"said injuries were caused by the plaintiff's own contributory negligence and want of care in failing to get off the car after the danger was apparent, but before said car, upon which the plaintiff was at work, had been struck."
The jury returned a verdict "for the plaintiff, and assess his actual damages at eight thousand dollars." Judgment was rendered on the verdict, and the defendant tendered a bill of exceptions, so much of which as related to the points argued in this Court was as follows:
First. The court overruled the exception to the sufficiency of the allegations in the petition claiming exemplary damages,
"and allowed the plaintiff, over the defendant's objection, to introduce evidence to the effect that the engineer and fireman in charge of said engine had been retained in the defendant's employment, and had never been censured or reprimanded for the accident in question, to all of which the defendant excepted at the time, but the court, in its charge to the jury after hearing the argument upon the question of exemplary damages, withdrew from their consideration the claim of exemplary damages."
Second. The court overruled the exception that the petition did not show that the plaintiff was without fault or negligence. The defendant thereupon, in support of the answer setting up contributory negligence of the plaintiff,
"introduced evidence tending to show that at the time of accident, the plaintiff was on top of the car from which he was thrown, and walking upright, with his face towards the approaching engine, and further evidence tending to show that the car upon which plaintiff was at work was separated from certain other cars on said track by an open space of fifty or sixty feet, and that the engine in motion ran against and struck certain other cars on said side track, pushed them over this intervening space, and ran them against the car upon which plaintiff had been at work. But the court did not charge upon contributory negligence, to which the defendant excepted."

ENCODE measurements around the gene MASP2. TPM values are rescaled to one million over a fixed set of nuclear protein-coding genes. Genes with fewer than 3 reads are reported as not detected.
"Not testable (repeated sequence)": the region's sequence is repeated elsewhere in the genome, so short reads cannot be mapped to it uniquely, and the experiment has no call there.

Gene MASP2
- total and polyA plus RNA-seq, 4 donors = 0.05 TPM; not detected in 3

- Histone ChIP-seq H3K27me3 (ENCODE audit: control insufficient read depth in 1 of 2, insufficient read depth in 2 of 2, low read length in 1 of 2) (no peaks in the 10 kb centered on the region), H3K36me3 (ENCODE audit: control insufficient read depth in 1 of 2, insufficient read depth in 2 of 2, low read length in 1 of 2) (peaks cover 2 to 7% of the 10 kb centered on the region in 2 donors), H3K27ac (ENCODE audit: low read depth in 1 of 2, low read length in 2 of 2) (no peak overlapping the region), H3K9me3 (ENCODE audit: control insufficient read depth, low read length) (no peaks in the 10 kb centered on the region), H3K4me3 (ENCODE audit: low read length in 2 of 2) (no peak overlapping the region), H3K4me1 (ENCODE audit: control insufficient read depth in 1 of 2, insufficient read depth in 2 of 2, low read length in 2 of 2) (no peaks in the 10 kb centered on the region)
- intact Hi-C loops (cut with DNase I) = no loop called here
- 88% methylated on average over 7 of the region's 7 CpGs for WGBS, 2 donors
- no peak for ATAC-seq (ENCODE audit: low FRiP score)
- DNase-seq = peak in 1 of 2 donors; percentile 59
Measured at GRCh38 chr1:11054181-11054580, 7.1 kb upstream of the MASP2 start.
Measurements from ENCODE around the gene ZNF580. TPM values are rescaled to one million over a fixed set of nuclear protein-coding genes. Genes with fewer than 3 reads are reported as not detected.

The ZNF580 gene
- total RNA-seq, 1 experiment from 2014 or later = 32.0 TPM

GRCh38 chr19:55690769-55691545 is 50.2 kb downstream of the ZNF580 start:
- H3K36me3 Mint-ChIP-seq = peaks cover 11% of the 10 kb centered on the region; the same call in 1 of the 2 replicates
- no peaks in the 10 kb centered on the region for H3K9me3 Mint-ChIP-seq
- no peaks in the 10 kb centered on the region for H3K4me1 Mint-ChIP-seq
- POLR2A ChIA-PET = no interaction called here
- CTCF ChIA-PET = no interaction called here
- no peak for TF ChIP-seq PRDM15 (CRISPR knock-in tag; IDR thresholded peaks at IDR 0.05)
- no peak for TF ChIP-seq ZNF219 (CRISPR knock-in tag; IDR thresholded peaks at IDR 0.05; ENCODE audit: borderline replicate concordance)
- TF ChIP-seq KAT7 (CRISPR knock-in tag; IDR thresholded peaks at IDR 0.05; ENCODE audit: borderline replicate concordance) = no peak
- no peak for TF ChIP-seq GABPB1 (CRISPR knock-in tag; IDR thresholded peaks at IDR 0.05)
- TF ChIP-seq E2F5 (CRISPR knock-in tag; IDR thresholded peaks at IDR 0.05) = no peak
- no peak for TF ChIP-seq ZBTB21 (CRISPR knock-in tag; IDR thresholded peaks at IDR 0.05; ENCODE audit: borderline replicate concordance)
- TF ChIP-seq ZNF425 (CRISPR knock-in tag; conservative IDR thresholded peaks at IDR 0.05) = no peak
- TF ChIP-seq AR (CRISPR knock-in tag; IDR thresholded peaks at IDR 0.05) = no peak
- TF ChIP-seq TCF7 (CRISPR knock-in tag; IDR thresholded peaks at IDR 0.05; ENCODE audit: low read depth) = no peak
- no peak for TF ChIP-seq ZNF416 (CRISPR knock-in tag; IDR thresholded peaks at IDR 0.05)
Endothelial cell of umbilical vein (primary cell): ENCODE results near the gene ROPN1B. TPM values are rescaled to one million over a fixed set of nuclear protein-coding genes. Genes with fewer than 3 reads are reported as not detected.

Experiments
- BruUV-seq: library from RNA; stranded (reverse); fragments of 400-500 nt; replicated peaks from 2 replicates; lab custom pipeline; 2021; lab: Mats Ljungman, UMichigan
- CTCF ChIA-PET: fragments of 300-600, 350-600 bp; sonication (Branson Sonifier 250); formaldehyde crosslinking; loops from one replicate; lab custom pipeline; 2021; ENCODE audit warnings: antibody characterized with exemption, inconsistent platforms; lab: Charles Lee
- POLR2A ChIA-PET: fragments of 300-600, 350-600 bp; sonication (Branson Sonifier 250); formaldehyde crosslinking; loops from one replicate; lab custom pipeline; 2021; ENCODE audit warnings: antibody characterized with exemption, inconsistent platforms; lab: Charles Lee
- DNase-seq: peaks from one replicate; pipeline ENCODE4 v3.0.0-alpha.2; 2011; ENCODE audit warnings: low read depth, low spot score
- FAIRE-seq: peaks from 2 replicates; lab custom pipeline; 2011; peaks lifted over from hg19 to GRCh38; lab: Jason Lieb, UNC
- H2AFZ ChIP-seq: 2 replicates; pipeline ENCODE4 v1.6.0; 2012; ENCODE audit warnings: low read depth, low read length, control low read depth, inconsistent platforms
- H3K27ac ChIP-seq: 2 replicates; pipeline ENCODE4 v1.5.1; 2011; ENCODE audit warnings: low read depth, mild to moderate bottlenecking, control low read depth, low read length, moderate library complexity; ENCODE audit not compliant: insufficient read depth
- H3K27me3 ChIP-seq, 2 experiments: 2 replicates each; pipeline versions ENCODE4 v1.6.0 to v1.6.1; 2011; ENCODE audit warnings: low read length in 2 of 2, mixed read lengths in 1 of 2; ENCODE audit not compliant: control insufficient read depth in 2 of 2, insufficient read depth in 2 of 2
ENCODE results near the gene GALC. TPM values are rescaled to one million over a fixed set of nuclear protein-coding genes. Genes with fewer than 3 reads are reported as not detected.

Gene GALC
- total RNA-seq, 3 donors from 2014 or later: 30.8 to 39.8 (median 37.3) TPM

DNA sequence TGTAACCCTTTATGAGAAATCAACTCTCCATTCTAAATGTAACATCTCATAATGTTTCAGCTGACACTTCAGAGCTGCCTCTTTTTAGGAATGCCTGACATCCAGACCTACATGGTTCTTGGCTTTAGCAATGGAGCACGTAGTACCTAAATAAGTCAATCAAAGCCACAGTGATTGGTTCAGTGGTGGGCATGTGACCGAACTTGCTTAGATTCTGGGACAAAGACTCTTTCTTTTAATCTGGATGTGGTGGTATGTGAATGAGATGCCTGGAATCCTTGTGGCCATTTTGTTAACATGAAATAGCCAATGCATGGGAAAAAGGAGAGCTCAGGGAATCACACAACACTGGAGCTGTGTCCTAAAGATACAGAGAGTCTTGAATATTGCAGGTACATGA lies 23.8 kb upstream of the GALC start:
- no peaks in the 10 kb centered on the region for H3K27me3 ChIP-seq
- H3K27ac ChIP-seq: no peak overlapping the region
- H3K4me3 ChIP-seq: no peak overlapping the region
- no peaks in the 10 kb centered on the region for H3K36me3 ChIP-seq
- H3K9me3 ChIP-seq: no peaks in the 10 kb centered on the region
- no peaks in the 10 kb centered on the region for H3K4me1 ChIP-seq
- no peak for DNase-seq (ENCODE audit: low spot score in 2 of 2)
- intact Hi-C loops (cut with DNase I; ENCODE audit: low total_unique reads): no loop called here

Third. The plaintiff, in proving his case, introduced the deposition of one Bauer, in which he testified that he was one of those unloading the car upon which the plaintiff was at work, and,
"in answer to a question by the plaintiff, and over the defendant's objection that the answer was incompetent, was allowed to testify as follows:"
"We didn't know what was coming until she struck the car, for we were busy at work, and not thinking of the engine coming in, knowing that they had no right to make any flying switch in there, anyhow,"
"to which ruling the defendant excepted."
"In further proof of his case, the plaintiff introduced the witness Bauer to show the character of the work performed by the plaintiff both before and after the accident, and over the defendant's objection that it was irrelevant,
incompetent, and misleading, said witness was allowed to testify that now the iron foundry"
"just keep him on, being he got hurt [referring to the plaintiff] so he could make a living for his wife and family,"
"to which ruling the defendant excepted."
"To the action of the court in its rulings upon the exceptions to the plaintiff's petition and the testimony in the case, as well as the charge to the jury, the defendant excepted at the time,"
and, after the allowance of his bill of exceptions, sued out this writ of error.
The defendant in error suggested that the writ of error had been sued out merely for delay, and asked for damages, in addition to interest on the judgment below, under section 1010 of the Revised Statutes, and Rule 23 of this Court.